Nina Shea is a human rights attorney and director of the Center for Religious Freedom at the Hudson Institute in D.C. She is the co-author of a new book, "Persecuted: The Global Assault on Christians," and joins her fellow authors and moderator Eric Metaxas for a panel discussion at noon Wednesday at the institute. Find out more at

Do you consider yourself to be of a specific faith?

I'm a practicing Roman Catholic. I was born in the faith and raised in the faith, and then left and came back. So I love the whole thing -- the sacraments, the Mass, the theological tradition that has been shaping the philosophical argument behind the pro-life movement and has been at the forefront of the opposition to the culture of death.

However, my universe is very interfaith. I work for a secular office, have a secular approach to human rights. I was raised in an interfaith family and have an interfaith marriage.

I think it's hard for Americans to imagine Christians being persecuted. Can you give us an idea of the extent of the persecution worldwide?

There's intense suffering on account of one's religious beliefs in many regions of the world. Christians, for example, are imprisoned and summarily executed in North Korea for even possessing a Bible. The Christians of the Middle East are being driven out of their ancient homelands as we speak. There are Nigerians bracing for an Easter like last year's, in which their churches were blown up, full of Easter morning worshippers. So it is unimaginable. There's a Christian mother of five on death row in Pakistan for blasphemy. There are five Christians on trial in Iran for evangelizing. It just goes on and on. People were being tortured to death in Libya just this month, a country the United States helped liberate. When we talk about persecution, it's not just discrimination or marginalization. It's actual violence and thwarting of their ability to practice their faith.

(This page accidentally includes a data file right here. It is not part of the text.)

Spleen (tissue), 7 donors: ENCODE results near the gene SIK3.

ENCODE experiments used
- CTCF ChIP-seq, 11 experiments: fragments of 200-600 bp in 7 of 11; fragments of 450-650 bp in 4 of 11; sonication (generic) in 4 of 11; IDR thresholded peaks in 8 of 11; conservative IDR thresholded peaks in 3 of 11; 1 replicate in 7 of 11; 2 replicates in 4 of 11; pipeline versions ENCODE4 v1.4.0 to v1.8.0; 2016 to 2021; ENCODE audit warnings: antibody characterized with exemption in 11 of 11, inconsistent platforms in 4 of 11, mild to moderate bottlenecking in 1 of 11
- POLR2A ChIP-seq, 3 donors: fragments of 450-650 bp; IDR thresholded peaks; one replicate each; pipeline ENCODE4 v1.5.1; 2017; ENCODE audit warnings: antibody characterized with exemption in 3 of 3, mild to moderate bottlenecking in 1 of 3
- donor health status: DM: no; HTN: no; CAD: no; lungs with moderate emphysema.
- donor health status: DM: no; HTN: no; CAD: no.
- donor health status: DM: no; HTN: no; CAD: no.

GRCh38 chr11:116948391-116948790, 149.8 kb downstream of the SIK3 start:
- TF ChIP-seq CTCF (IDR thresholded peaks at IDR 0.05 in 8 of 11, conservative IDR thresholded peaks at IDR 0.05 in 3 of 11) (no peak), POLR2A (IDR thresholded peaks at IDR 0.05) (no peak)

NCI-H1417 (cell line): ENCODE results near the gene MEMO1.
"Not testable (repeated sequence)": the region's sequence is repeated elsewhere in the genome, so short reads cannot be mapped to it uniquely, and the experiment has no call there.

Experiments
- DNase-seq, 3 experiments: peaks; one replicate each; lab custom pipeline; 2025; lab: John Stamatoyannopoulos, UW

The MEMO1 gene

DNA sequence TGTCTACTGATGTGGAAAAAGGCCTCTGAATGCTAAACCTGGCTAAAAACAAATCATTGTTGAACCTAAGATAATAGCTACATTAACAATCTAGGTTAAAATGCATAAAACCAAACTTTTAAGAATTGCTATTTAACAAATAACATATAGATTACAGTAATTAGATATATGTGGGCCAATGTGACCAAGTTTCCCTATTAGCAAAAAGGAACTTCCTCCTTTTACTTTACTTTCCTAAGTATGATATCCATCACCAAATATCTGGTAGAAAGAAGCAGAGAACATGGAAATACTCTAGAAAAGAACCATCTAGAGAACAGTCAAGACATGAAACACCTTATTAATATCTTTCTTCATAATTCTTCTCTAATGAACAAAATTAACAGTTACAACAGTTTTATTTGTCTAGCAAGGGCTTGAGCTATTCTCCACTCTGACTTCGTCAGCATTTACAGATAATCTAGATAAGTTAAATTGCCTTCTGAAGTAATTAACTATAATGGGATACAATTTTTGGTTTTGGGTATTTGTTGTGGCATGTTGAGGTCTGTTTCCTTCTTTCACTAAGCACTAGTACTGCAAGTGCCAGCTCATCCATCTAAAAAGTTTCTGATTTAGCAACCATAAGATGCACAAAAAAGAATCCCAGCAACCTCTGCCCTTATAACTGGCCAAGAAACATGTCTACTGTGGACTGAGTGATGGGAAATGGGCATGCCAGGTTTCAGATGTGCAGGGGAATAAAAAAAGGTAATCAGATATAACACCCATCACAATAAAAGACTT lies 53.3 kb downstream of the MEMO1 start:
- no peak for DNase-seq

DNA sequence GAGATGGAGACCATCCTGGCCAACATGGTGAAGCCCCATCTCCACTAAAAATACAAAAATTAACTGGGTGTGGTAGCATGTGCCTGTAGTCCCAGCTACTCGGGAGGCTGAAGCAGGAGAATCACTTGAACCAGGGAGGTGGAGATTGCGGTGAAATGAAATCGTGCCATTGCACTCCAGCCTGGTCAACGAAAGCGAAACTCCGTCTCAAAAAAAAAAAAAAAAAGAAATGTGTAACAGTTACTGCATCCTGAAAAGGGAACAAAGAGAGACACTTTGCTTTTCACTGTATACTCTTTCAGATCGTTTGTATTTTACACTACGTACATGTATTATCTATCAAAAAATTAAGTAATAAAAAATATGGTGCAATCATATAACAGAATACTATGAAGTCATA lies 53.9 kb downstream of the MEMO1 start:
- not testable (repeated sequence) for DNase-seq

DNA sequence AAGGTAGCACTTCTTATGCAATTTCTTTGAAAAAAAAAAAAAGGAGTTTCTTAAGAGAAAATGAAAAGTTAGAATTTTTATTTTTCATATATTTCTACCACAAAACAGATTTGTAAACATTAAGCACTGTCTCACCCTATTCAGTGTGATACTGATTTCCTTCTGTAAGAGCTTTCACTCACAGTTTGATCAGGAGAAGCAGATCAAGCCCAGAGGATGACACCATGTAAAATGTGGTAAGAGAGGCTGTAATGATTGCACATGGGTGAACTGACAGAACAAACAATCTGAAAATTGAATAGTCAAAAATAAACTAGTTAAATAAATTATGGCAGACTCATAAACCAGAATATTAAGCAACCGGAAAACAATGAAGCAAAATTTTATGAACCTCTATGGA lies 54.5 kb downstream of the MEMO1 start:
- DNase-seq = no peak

I think this religious persecution is the worst human rights abuse going on today, in sheer numbers, because of the number of people involved, not just Christians. But Christians are the largest group because they're found everywhere. Tibetan Buddhists are in China, but they're not in Pakistan. Christians are found in both places. This is one of the great untold human rights stories.

Why do you think it is untold? What kind of reception do you get from lawmakers and others?

It's uncomfortable for many people; they think it's politically incorrect to talk about this. Their world vision is maybe that the Christians are the persecutors, not the victims. In the Arab Spring, you see the Christian situation get immeasurably worse, and there is very little news coverage of that fact. I think it's almost perceived as a form of insult to Muslims if we raise the fact that Christians are being persecuted under Islamist rule. What's shocking is that we are watching the religious cleansing of the Middle East. This is monumentally significant in history, that Christianity would be forcibly driven out this region -- that for the first time in 2,000 years, the Arab world would be wholly Islamicized.

At your core, what is one of your defining beliefs?

Truth. Seeking the truth, and telling the truth, once you feel like you believe you've found the truth. I think it's important that religious believers around the world, whatever their religion is, have the freedom to seek the truth. That's at the core of every human being. It's quintessentially human to want to seek the truth and then to act according to your conscience.

- Liz Essley